Punch, 22 (1852), 209.
The Game of Globules
Homeopathy, Quackery, Medical Treatment, Surgery
Discusses a Morning Post report of the London Homeopathic Hospital dinner. Notes the non-infinitesimal amounts of food eaten and rejects the idea that the Queen's health should depend on 'the power of homeopathy or allopathy'. Following John Epps's remarks, thinks 'the globule reputation is what some people seek [...] when, by agitating for the diffusion of nonsense, they acquire infinitesimal celebrity'. Notes Henry R Madden's argument that Benjamin C Brodie's practice has improved since he discontinued bleeding, and claims that homeopathic patients would have ascribed this success to homeopathy 'no less' than the discontinuance of bleeding. Reminds those ladies and gentleman ignorant of medicine that 'many diseases will get well without the aid of medicine' and that homeopathic globules 'do infinitely small harm'. Introduces 'oudenopathy' as a treatment for the 'really ill' and those who have nothing wrong with them, and, following John Kennaway's remarks, ponders the possibility that homeopathy, like astrology, will outlive the ridicule aimed at it.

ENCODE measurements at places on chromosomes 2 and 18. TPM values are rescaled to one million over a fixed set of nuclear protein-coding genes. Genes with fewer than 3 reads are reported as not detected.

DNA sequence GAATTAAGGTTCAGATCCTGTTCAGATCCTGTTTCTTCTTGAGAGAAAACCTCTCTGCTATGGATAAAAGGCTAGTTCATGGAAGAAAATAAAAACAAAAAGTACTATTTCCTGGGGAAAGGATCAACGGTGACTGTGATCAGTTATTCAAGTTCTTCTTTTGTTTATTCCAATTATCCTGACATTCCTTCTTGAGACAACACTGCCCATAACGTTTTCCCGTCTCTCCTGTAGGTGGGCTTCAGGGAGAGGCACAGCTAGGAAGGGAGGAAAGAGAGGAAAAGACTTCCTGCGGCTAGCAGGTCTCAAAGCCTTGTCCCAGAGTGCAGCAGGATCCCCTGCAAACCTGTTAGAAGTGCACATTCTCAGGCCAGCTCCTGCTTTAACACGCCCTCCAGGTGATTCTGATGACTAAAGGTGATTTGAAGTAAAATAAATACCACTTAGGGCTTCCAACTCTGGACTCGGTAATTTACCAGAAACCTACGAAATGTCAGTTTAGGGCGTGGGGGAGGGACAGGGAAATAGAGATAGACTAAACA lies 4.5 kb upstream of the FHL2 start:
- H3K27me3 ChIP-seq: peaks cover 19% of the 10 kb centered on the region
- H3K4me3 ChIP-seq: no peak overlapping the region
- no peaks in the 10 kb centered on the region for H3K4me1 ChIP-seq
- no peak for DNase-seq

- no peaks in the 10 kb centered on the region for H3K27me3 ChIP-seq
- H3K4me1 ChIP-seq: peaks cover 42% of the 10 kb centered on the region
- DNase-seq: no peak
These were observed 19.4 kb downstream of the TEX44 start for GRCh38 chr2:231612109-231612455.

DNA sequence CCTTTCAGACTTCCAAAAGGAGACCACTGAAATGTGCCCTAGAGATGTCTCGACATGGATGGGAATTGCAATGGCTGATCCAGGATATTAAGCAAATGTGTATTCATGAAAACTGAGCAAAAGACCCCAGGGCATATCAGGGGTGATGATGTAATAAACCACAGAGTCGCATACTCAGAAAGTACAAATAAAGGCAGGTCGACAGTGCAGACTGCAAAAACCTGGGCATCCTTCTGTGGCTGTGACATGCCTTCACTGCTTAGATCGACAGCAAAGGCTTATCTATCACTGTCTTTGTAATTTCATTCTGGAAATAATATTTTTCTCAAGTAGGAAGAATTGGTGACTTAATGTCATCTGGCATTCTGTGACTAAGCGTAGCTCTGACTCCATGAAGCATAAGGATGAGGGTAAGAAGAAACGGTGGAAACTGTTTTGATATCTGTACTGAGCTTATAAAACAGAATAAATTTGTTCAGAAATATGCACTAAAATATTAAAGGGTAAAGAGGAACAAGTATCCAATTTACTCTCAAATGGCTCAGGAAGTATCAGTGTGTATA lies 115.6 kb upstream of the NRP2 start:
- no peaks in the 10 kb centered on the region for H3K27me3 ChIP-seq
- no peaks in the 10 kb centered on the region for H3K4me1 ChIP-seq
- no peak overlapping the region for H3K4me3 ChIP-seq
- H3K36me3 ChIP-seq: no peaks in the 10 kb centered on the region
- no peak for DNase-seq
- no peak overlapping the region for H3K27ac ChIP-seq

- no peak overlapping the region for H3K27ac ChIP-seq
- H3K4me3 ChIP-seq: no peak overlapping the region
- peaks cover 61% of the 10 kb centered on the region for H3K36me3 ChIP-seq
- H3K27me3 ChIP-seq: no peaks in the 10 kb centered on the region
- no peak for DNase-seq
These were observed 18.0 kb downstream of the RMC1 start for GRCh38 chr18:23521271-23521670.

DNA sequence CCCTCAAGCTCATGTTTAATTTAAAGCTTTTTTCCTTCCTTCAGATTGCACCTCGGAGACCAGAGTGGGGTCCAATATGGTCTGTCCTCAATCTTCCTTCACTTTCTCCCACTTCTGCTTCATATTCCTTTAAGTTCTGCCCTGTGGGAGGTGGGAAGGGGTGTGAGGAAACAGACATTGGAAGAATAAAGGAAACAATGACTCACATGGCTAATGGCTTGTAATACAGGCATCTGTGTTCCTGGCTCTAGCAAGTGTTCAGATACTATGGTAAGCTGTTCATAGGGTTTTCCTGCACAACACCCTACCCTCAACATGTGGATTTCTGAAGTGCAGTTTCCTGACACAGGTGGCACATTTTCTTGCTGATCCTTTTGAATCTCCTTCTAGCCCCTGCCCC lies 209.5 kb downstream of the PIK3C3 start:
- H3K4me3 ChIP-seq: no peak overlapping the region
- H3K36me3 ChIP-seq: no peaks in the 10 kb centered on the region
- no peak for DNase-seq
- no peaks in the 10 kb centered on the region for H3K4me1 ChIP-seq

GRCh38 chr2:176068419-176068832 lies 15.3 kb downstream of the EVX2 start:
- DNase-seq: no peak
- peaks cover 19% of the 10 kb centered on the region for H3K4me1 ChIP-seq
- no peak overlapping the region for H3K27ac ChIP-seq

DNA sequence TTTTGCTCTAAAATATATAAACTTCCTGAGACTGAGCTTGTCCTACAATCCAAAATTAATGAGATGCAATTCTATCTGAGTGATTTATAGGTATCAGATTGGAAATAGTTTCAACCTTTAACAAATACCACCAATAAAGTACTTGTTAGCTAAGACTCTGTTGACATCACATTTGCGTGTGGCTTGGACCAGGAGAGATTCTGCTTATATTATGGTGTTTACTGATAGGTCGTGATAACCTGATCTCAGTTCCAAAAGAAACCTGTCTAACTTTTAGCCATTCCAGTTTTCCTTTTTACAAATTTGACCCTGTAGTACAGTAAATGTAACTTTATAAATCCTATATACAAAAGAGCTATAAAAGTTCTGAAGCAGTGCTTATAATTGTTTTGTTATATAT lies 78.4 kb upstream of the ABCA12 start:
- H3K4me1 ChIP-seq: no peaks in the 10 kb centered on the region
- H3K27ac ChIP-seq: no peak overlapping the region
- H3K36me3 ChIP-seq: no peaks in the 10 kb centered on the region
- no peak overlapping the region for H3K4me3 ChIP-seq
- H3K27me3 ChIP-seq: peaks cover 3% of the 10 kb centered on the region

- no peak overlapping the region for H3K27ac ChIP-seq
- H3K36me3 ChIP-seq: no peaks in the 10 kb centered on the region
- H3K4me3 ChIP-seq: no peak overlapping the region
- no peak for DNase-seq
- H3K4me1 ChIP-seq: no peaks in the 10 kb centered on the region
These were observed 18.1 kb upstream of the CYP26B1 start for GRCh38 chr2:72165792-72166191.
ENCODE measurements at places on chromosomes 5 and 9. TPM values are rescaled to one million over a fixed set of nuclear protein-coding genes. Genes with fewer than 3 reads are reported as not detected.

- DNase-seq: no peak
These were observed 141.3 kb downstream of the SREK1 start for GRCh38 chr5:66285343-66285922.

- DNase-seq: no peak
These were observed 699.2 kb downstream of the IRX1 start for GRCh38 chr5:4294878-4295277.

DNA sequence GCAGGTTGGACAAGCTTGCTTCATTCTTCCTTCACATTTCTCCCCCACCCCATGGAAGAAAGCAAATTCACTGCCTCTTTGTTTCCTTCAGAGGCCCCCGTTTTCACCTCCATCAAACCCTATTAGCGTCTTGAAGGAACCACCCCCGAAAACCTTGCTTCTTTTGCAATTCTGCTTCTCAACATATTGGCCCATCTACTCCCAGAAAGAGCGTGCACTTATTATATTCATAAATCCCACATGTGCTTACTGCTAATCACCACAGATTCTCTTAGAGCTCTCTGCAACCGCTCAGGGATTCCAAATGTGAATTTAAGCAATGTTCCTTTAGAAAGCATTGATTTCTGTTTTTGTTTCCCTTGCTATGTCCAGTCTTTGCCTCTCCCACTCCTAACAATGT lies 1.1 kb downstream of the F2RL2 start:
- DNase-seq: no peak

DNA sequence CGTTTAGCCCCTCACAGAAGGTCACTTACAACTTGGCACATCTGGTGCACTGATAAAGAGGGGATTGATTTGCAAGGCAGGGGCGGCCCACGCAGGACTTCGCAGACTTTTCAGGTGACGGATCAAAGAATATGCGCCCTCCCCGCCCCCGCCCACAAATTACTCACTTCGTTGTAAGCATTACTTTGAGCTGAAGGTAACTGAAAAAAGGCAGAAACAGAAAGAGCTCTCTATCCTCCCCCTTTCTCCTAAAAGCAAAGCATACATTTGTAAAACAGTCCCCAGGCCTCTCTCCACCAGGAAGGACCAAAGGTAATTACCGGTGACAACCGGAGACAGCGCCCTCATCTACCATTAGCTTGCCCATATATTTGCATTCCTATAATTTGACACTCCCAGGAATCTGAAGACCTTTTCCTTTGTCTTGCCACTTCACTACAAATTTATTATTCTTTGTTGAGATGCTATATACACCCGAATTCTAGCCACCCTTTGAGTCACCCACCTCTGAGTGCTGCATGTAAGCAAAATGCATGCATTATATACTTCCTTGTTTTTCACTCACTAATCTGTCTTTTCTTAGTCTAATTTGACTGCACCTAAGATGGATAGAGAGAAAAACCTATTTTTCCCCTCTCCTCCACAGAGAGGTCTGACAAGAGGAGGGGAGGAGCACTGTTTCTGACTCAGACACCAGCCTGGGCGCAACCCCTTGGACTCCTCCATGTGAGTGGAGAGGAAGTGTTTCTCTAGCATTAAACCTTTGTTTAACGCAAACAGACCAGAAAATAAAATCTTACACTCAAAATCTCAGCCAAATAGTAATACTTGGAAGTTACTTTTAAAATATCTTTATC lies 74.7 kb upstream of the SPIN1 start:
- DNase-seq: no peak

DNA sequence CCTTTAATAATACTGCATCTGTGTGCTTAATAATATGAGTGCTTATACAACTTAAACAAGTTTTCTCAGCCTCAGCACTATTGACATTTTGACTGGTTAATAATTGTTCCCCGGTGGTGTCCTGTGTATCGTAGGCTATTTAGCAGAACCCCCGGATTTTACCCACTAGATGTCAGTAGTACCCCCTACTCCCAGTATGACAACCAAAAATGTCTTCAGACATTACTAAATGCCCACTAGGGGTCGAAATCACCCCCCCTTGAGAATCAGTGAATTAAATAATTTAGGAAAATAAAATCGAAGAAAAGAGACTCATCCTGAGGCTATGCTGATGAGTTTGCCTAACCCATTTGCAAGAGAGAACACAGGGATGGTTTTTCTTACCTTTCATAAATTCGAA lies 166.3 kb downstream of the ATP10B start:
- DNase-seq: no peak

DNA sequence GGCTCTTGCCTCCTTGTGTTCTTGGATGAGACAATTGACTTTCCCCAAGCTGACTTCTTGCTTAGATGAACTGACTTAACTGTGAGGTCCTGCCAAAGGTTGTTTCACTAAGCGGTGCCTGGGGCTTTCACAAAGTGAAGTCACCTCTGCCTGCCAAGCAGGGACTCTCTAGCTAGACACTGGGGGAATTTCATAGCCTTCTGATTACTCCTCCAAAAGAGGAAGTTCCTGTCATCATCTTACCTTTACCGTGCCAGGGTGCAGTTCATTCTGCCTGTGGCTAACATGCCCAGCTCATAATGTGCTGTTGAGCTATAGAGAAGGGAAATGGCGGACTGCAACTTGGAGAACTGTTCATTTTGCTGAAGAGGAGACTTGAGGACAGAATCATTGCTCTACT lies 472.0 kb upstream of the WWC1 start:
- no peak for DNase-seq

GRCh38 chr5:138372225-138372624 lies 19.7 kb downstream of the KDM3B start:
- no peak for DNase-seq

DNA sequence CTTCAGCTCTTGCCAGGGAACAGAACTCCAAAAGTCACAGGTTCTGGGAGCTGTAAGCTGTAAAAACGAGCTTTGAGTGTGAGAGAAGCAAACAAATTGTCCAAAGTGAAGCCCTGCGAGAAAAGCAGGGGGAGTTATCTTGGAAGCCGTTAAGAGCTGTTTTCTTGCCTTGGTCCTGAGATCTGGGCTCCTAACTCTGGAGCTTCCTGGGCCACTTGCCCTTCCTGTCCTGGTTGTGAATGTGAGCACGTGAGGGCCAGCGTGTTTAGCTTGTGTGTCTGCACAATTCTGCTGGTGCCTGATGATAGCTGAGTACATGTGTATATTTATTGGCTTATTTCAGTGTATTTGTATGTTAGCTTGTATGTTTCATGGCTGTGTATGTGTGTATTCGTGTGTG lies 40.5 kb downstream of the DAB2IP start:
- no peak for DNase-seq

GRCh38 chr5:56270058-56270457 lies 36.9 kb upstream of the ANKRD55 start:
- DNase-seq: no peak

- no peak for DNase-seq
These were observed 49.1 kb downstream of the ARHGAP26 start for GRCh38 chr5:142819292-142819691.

© Science in the Nineteenth-Century Periodical Project, Universities of Leeds and Sheffield, 2005-07
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